Water test channel inspired by Ludwig Prandtl

2014/06/26

Water test channel inspired by Ludwig Prandtl

Students develop water test channel for flow visualization

During an Advanced Design Project (ADP), students from the institute of Fluid Mechanics and Aerodynamics (SLA) have designed and constructed a water test channel for flow visualization. The channel can be used to demonstrate basic flow experiments and visualize them in the lecture hall. The group was inspired by the water test channel of Ludwig Prandtl (1875-1953).

The water test channel of the institute Fluid Mechanics and Aerodynamics. The channel can be used in the lecture hall to visualize flow. Photo: S. Keuth
The water test channel of the institute Fluid Mechanics and Aerodynamics. The channel can be used in the lecture hall to visualize flow. Photo: S. Keuth

The project began in March 2014 with a visit to the DLR School Lab in Göttingen, Germany. The lab has a reproduction of Prandtl's original test channel. Inspired by the visit and bringing in their own ideas the ADP group (Andreas Bauer, Christoph Schäfer, Matthias Schäfer, Christian Wolf) has developed a channel in which water circulates horizontally in an acrylic glass track.

The channel is about the size of a table and can be used to demonstrate basic flow experiments during the technical fluid mechanics lectures of Prof. Cameron Tropea and to visualize them in the lecture hall. The group was supported and supervised by Tim Gelhaar from the SLA workshop and the research assistants Daniel Freudenhammer, Rüdiger Röhrig and Florian Wassermann.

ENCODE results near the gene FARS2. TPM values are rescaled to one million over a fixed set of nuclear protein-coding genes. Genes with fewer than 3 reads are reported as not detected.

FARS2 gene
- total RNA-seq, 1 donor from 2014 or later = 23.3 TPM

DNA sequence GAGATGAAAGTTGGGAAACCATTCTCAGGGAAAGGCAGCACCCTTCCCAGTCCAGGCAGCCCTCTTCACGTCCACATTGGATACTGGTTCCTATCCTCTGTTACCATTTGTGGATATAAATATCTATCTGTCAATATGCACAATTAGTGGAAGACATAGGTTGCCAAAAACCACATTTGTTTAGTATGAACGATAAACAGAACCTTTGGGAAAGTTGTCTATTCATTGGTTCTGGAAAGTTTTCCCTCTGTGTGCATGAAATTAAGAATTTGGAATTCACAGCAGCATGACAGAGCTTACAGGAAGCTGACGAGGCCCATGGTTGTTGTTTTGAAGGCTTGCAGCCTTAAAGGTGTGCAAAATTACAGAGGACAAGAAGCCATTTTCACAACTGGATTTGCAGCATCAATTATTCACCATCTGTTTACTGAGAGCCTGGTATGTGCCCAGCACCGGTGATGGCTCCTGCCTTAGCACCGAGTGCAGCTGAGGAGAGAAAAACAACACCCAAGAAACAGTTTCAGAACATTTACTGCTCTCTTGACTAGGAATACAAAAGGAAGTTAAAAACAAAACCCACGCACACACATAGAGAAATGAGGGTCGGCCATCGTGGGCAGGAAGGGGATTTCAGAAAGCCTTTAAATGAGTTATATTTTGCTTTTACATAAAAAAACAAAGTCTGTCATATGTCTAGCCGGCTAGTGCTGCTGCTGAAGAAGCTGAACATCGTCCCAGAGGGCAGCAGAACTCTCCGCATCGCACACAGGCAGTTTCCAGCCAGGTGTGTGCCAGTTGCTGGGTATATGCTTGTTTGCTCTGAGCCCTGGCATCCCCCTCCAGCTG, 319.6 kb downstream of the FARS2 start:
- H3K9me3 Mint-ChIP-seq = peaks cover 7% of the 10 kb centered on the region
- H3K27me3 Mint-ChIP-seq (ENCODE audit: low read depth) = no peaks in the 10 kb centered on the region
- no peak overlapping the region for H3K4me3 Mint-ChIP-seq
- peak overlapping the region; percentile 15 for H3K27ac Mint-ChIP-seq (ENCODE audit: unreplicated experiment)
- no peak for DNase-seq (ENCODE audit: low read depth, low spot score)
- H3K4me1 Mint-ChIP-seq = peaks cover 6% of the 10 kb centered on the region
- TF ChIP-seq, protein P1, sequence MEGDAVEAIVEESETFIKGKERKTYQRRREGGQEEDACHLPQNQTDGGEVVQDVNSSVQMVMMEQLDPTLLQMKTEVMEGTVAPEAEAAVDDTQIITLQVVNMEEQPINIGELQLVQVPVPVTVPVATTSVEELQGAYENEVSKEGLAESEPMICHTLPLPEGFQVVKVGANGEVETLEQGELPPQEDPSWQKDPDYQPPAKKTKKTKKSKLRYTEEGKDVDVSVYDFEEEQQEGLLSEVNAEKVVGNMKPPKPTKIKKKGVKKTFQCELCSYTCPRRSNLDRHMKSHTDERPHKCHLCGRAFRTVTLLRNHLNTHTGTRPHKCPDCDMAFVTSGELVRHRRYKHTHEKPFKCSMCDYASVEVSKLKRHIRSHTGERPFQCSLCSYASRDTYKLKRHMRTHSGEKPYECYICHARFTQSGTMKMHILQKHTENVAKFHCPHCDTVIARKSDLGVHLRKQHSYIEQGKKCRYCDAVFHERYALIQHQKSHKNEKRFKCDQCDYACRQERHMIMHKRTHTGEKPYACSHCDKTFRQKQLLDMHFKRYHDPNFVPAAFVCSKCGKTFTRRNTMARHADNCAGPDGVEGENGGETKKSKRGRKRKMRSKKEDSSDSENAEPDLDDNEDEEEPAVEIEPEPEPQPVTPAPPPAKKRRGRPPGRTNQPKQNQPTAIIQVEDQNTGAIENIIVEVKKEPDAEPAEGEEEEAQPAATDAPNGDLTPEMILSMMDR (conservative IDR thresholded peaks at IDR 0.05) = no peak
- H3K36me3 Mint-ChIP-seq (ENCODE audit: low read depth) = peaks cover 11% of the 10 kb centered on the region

Particle paths on the lecture hall screen

The flow is generated by a paddle wheel that can be propelled either by an electric motor or a crank. To visualize the flow, the water is seeded with aluminium particles which remain on the surface and reflect the light. A black and white camera with a suitable lens records the image from above the track.

Adjusting the frame rate and exposure time, the reflecting aluminium particles get a motion blur during the flow experiments and can be observed as particle paths. This helps students to better understand the somewhat “dry” theory behind the phenomena.

Ludwig Prandtl 1904 with the so-called Prandtl channel. Photo: DLR-Archiv Göttingen
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Ludwig Prandtl 1904 with the so-called Prandtl channel. Photo: DLR-Archiv Göttingen

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